zen-coding for gedit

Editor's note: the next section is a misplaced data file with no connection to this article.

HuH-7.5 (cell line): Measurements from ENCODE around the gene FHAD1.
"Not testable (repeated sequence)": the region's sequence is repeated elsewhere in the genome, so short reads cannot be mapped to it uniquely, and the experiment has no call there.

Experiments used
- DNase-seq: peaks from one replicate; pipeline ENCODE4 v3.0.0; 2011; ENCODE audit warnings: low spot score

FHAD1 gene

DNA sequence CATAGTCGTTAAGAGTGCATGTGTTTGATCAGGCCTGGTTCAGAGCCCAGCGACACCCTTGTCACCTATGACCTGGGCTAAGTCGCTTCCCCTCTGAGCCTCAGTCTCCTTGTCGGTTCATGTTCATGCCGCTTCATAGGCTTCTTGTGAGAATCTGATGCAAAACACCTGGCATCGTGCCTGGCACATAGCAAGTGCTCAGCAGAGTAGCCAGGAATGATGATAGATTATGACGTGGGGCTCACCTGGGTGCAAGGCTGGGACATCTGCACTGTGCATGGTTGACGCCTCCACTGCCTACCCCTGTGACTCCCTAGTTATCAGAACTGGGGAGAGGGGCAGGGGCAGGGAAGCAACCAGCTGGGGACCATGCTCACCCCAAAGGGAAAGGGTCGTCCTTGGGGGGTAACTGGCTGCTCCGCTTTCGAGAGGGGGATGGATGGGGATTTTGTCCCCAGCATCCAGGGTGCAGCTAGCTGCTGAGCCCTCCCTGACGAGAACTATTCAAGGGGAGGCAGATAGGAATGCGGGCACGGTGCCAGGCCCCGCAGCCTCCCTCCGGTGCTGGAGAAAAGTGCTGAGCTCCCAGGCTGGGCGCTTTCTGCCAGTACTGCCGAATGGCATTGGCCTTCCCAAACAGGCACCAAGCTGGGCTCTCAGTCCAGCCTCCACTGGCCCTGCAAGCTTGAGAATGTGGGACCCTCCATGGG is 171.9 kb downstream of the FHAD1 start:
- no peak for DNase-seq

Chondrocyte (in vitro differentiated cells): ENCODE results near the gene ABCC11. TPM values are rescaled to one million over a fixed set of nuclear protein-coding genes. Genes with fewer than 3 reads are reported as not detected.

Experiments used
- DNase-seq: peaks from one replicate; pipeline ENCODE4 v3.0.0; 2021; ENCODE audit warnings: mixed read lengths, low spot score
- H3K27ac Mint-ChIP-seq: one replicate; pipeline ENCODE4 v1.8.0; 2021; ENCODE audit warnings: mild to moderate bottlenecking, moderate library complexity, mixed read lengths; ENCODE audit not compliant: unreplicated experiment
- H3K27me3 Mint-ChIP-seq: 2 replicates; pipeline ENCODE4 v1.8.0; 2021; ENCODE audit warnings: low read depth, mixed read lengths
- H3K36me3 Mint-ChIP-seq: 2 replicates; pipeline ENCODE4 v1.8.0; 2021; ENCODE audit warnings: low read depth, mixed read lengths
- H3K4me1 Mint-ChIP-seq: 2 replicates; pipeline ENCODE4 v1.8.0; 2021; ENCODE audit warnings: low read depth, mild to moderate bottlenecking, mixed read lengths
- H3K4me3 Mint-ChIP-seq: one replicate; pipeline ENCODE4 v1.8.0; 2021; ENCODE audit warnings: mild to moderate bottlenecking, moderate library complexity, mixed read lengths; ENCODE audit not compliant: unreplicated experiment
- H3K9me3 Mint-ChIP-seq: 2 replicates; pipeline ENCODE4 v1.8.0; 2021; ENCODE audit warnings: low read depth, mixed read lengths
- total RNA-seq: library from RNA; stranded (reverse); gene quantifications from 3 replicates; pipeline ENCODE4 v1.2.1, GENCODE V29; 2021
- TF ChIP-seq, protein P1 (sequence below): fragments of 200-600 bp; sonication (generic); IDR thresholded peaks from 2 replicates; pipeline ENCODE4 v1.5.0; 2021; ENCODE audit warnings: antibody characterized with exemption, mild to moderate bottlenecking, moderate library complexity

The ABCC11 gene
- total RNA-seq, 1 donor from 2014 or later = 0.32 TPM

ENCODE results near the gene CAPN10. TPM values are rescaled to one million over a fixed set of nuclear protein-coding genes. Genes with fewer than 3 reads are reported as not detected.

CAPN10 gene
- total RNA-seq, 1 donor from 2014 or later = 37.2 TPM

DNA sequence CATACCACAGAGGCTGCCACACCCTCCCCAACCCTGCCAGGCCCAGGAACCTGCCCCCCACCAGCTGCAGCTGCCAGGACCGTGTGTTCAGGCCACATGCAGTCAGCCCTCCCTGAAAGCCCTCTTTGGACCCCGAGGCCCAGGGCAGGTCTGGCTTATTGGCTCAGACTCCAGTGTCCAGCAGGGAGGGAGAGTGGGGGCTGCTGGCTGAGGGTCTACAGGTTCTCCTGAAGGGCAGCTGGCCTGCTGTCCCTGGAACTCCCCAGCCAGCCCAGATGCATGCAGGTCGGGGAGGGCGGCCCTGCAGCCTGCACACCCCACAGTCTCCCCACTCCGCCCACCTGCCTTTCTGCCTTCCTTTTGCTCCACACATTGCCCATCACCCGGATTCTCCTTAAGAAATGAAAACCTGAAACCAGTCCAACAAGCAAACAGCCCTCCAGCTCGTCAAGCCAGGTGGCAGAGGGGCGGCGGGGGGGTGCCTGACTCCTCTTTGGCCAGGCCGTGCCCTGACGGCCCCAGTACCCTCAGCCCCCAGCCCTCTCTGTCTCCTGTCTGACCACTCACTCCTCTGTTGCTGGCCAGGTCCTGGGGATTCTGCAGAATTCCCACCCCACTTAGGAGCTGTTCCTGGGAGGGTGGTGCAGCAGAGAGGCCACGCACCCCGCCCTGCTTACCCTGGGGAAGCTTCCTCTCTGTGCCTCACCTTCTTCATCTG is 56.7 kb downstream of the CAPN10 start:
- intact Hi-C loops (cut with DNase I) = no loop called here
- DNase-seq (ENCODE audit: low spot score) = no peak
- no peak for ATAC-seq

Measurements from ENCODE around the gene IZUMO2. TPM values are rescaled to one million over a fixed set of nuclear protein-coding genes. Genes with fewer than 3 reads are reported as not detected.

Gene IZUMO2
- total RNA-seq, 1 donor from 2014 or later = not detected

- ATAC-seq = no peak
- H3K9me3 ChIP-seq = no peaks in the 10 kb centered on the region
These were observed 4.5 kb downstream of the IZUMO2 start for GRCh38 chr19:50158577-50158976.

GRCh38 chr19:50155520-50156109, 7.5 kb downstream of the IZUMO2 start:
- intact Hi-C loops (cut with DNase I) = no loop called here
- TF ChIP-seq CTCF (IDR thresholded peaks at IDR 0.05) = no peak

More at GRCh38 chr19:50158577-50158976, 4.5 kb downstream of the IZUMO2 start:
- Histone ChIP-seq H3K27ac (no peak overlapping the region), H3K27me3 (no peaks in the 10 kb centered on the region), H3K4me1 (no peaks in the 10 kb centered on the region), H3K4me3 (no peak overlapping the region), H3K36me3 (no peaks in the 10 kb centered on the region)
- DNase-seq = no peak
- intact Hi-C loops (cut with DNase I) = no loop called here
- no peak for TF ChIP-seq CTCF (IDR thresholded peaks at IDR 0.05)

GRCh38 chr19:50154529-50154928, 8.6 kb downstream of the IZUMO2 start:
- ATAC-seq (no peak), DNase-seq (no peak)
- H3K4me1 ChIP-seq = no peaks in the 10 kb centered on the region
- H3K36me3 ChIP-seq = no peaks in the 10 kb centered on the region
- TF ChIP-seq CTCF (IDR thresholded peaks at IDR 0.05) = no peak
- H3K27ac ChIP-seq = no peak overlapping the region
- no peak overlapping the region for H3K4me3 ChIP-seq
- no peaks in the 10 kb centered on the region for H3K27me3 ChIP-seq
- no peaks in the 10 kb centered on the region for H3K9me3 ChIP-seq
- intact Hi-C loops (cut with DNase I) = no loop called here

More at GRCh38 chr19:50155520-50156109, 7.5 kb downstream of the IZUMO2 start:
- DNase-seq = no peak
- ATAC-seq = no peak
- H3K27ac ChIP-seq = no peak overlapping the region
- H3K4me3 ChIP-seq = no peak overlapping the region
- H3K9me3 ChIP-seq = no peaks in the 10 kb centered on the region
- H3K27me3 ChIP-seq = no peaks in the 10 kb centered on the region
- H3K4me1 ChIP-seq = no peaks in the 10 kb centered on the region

I’ve just discovered a sweet project called zen-coding (hat tip to Roger Johannson). It’s a plugin for your editor, and if you write a lot of HTML it’s great. Basically, it takes a typed-in: div#name.one.two and expands it to <div id="name" class="one two"></div> It can handle all sorts of complicated constructs; essentially, you type what amounts to a CSS selector and then hit Ctrl+E and it expands that into HTML. It can handle some really complex stuff. For example, cc:ie6>p+blockquote#sample$.so.many.classes*2 expands to \<!—[if lte IE 6]> \<p>\</p> \<blockquote id=”sample1” class=”so many classes”>\</blockquote> \<blockquote id=”sample2” class=”so many classes”>\</blockquote> \<![endif]—> For more detail on how it all works, see the zen-coding site itself and Christopher’s Zen Coding writeup at Monday by Noon. One other genuinely neat thing about it is that they’re trying quite hard to support lots of editors. Currently they have plugins for TextMate, Aptana, Coda, NetBeans, and Espresso, with IntelliJ IDEA and ScitE in the pipeline. Me, I use gedit, so I did a basic port of the plugin to gedit. You can browse the code, or, if you want to use it, run svn export --force http://svn.kryogenix.org/svn/zen-coding-gedit $HOME/.gnome2/gedit/plugins on the command line. (You’ll then need to enable the plugin, in Edit > Preferences > Plugins.) The install process isn’t easier because I don’t want to be distributing this; I want to get it upstream into the zen-coding tree. My gedit plugin is very basic; in particular, it doesn’t handle placeholders. Placeholders are possible — the gedit snippets plugin, a work of genius, does them, so it ought to be possible to hack them in — but I didn’t have time for that. If anyone wants to pick up the code and make that happen, just say the word.

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